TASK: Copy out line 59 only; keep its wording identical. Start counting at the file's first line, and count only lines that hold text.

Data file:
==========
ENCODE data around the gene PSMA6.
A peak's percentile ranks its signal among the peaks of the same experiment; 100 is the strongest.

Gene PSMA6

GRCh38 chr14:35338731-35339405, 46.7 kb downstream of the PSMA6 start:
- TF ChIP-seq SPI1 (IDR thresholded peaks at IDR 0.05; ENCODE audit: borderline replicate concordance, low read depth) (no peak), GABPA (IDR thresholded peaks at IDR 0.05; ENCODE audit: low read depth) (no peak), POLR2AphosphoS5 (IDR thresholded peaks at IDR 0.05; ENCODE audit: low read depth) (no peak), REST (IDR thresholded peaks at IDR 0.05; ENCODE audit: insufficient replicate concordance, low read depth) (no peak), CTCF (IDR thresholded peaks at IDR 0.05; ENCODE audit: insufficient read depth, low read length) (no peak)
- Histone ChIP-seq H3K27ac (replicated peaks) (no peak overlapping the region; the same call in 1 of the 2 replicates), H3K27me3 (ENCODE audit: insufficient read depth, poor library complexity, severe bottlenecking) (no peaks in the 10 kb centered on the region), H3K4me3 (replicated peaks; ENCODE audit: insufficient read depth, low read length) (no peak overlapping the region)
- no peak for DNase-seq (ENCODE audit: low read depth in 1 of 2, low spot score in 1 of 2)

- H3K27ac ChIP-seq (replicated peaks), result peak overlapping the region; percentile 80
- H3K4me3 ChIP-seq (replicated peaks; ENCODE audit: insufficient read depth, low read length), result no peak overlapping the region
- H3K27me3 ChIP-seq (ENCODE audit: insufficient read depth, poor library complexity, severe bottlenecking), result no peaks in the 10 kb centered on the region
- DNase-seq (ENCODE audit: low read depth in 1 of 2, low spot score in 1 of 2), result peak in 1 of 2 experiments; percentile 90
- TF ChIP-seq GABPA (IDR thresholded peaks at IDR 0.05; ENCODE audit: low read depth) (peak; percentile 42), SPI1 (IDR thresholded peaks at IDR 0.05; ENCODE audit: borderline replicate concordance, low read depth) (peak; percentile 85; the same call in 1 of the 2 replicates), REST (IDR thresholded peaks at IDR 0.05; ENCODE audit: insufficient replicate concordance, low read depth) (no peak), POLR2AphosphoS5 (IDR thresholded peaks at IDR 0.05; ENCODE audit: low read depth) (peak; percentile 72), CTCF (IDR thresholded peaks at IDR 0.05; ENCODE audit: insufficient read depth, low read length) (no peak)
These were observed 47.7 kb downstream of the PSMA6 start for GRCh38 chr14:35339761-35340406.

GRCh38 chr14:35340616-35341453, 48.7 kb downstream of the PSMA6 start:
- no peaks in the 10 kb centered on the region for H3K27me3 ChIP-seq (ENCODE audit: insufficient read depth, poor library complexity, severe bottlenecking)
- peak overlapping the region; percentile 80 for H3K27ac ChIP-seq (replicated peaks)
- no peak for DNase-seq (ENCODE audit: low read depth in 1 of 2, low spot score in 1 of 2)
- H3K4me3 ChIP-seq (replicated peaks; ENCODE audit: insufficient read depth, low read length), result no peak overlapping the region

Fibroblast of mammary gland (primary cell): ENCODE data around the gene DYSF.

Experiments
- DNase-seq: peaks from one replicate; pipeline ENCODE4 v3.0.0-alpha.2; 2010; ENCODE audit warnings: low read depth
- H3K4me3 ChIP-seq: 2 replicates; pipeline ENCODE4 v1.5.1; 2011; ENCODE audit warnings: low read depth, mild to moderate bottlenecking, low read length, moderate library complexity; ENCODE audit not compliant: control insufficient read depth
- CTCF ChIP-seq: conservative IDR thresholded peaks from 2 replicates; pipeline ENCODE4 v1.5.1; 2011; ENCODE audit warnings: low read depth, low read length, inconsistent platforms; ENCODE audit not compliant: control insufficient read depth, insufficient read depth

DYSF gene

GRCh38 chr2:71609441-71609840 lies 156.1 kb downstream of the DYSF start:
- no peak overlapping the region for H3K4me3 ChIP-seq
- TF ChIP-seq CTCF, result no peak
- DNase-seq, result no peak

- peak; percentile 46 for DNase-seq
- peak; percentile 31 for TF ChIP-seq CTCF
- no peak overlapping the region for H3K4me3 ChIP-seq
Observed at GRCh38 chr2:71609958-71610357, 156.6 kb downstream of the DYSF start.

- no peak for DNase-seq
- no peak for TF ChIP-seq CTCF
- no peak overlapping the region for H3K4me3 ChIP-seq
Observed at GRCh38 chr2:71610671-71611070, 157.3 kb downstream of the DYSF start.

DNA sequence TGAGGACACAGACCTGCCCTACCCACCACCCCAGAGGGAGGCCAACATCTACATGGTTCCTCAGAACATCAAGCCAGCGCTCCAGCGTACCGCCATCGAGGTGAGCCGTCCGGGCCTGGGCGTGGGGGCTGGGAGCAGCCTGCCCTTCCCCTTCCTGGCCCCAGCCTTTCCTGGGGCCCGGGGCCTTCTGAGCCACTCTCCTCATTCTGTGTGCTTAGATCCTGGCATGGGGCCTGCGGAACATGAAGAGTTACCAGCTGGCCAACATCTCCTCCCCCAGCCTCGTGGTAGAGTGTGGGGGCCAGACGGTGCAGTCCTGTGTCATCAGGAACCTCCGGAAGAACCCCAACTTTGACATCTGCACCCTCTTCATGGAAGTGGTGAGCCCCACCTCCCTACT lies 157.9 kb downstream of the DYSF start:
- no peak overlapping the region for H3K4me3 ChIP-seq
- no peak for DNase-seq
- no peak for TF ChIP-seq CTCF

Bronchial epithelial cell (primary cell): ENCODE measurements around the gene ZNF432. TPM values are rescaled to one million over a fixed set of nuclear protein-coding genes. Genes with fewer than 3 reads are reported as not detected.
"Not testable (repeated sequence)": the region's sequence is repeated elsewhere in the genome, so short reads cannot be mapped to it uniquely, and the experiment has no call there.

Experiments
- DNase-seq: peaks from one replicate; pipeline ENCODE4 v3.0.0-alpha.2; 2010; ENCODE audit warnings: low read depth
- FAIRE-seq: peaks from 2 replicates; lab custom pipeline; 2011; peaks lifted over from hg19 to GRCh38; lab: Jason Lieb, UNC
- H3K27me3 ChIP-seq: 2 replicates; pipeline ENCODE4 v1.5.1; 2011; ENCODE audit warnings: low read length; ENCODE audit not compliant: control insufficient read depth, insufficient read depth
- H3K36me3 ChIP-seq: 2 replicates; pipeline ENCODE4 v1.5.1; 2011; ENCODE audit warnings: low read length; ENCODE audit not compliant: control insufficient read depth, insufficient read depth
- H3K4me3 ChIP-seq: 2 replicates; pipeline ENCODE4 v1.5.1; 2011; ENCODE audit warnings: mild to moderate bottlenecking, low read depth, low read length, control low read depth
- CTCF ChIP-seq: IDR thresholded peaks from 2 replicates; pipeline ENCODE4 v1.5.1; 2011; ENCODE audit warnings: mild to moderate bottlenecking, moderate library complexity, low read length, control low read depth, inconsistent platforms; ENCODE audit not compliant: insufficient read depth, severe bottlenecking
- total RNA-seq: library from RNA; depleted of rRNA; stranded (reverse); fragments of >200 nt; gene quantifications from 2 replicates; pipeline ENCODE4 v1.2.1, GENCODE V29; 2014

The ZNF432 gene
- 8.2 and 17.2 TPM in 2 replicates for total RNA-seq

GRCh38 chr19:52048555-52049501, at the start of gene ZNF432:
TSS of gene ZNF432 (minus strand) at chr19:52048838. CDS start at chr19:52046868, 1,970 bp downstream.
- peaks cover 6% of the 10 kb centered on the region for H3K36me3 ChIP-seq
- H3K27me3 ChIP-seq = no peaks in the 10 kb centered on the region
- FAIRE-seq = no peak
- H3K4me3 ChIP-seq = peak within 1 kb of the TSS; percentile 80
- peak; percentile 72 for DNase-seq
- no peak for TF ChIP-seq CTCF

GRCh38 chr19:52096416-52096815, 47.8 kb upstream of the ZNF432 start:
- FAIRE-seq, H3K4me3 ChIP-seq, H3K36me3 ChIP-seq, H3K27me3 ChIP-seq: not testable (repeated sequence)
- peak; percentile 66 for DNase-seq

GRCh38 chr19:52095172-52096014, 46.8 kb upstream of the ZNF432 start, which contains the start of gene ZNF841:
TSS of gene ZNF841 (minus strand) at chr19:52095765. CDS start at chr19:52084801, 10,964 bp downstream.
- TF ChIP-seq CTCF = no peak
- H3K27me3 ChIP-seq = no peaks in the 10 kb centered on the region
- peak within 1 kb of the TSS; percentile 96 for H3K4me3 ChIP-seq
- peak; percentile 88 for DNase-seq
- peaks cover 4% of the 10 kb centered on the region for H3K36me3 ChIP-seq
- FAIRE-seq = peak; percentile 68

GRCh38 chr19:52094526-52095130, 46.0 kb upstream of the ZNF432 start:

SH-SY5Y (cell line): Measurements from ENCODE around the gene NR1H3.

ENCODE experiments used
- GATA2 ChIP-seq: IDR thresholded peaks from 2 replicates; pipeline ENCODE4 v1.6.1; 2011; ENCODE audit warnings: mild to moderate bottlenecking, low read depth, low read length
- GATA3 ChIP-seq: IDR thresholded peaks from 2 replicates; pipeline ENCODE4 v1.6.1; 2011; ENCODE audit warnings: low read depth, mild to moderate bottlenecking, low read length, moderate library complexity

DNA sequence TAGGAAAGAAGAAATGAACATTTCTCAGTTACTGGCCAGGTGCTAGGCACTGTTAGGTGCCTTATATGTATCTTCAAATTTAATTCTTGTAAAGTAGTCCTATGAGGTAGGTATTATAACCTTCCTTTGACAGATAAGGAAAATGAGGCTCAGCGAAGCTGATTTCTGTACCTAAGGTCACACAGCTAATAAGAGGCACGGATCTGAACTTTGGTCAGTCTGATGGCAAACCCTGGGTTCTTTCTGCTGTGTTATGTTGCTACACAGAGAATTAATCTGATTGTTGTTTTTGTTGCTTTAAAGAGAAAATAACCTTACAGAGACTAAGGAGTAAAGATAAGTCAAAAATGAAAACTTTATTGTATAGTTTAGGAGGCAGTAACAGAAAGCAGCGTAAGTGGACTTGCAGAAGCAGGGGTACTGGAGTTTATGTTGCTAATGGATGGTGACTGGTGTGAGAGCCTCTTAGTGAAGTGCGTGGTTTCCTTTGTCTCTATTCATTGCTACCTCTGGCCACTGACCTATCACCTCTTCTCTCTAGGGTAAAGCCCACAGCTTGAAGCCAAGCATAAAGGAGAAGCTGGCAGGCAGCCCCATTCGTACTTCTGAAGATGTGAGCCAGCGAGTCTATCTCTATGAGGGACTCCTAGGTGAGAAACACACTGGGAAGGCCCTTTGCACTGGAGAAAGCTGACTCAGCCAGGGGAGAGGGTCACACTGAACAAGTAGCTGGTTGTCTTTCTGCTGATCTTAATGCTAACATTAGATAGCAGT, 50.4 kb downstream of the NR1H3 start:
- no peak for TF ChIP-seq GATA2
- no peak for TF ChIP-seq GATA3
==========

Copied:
- peak; percentile 72 for DNase-seq